The wealth of knowledge that's out there is one of the things I love about the blogosphere. Smash asks a question about Arabic, and a reader responds. I mention a fallen Soldier, and his friends and family all add their thoughts. And I ask for help on superheroes, and a faithful reader comes to my rescue:
Although Nietzsche invented the word "Übermensch," it's a word, not a character. Superman's creators Siegel and Shuster were not educated men, so it's unlikely that they knew much about Nietzsche.
OTOH, it is highly likely that Siegel and Shuster were heavily influenced by a 1930 Philip Wylie novel called GLADIATOR:
"The parallels are obvious: Both Hugo Danner and Clark Kent grow up in rural small-town America, possessing powers far beyond the common mortal; both are imbued, from an early age, with a profound sense of fairness and justice; and they hide their respective secrets from the world at large. The resemblance is even more obvious when you consider the original 1930s conception of Superman [which was far weaker than later incarnations of the character]. Their powers are the same: great strength, skin so tough that it can withstand just about anything short of an explosive artillery shell, and the ability to jump so high and so far that it almost gives the impression of flight. And both, despite their superhuman status, espouse a political philosophy that celebrates the common human being over capitalist elites."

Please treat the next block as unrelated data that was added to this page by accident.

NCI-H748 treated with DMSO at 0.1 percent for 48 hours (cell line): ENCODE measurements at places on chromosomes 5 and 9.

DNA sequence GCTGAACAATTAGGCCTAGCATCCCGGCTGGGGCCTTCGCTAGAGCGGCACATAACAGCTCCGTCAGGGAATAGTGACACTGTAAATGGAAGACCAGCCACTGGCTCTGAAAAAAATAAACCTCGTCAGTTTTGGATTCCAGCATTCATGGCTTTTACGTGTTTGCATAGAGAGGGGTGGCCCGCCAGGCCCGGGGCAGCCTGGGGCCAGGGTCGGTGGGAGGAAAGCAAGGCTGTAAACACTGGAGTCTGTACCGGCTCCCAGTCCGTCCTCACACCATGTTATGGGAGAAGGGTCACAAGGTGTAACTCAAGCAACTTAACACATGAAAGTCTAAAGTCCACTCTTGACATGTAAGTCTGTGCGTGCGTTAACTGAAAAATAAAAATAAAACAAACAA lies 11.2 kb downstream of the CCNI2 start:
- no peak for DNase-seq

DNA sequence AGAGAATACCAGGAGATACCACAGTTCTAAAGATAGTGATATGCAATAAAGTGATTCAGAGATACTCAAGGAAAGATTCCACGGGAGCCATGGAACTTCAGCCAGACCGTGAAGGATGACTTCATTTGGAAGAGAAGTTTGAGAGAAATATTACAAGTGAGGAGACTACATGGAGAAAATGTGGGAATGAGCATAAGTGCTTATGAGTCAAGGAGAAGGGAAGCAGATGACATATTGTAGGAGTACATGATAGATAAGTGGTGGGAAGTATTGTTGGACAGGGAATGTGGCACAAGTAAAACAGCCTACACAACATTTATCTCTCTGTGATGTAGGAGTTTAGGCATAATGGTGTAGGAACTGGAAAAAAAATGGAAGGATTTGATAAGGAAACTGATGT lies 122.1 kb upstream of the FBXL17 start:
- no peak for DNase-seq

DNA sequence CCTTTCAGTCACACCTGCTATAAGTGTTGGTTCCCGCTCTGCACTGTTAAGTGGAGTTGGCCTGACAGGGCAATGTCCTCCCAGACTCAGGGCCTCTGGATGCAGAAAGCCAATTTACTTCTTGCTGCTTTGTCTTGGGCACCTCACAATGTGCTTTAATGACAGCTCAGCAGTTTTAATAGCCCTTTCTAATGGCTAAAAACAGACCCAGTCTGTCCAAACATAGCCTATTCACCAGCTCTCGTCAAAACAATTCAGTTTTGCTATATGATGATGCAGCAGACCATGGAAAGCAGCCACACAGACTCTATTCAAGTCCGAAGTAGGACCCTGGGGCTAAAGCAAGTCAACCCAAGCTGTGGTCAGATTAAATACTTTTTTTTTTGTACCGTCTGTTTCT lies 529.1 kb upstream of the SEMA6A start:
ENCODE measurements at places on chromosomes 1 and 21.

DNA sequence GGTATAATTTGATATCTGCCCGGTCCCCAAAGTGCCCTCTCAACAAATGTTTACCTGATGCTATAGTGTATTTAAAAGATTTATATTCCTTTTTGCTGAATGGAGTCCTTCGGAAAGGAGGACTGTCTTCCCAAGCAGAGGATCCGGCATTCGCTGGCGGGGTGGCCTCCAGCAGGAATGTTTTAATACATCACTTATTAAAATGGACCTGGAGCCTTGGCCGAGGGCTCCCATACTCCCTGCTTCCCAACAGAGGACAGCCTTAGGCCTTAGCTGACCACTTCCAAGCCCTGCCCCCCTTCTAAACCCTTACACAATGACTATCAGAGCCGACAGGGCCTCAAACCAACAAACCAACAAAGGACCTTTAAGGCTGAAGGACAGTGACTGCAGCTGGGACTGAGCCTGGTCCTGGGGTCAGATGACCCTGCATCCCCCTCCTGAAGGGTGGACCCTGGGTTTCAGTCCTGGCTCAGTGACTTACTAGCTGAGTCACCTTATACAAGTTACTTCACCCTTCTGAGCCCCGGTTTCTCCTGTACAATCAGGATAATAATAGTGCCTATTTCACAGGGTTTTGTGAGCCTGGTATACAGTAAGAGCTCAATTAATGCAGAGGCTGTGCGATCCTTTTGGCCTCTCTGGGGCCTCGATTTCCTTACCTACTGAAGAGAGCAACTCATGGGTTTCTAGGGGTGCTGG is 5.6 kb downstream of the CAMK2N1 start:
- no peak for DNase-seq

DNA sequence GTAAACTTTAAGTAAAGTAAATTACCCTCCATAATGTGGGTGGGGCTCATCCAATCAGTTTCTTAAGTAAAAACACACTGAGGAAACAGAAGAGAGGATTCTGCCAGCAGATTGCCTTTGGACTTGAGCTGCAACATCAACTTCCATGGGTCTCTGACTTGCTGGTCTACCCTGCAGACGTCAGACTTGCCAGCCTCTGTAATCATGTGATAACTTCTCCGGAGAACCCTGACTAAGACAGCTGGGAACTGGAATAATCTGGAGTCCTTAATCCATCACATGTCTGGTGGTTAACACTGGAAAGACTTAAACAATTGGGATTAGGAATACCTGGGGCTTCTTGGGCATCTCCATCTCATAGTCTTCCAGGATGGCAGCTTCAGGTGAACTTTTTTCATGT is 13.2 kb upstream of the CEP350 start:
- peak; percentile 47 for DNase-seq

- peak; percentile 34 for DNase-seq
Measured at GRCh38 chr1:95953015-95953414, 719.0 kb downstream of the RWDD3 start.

[The early Superman has been described as a super-FDR - a costumed socialist activist. This political aspect was gone by the time the character attained iconic status in the 40s.]
Nonetheless, the superhero concept as we know it today was invented by Siegel and Shuster. The individual ingredients (superpowers, costume, secret identity) had all been done before, but it was S&S that combined them into a whole greater than the sum of its parts. Some claim that gods and demigod heroes like Hercules were the first "superheroes," but they lack the total package embodied by Superman.
There's a new book that I'm going to try to buy ASAP, MEN OF TOMORROW, that goes into detail about the birth of the superhero genre. What excites me about the book is that it's the first history of comics to look into the Jewish roots of the majority of American superhero creators. The children of Yiddish-speaking immigrants created icons for all Americans - and the world. The Nazis hated the American Superman because he was the creation of Jews.
My husband is the happiest man in Iraq right now.
MORE TO GROK:
My mother-in-law emailed a Cardinals representative last week and the woman called her back. They talked a bit, and then the woman passed on the fact that there are two brothers in Iraq who are definitely rooting for the Cards. Legend has it that Pujols said that he would hit a homer for the boys...and his first at bat was a homer. Not too shabby.
A girl I know found out three days before our husbands left that she was pregnant. She just gave birth to a little baby boy last week. An entire person has gestated in the time that our Soldiers have been away from home.
My husband has been at war for over nine months.
Last night I watched Courage Under Fire again. I haven't seen it since that day in ROTC, and I was reminded of what drew me to the movie in the first place: it was the day I knew I wanted to be an Army wife. I wanted to take care of a Soldier, through good times and bad, and support him as he served our great country. I wanted to try my best to be a combat multiplier during difficult times and to do my small part to sacrifice for what I believe in. I figured I could do a better job than Denzel's wife in the movie.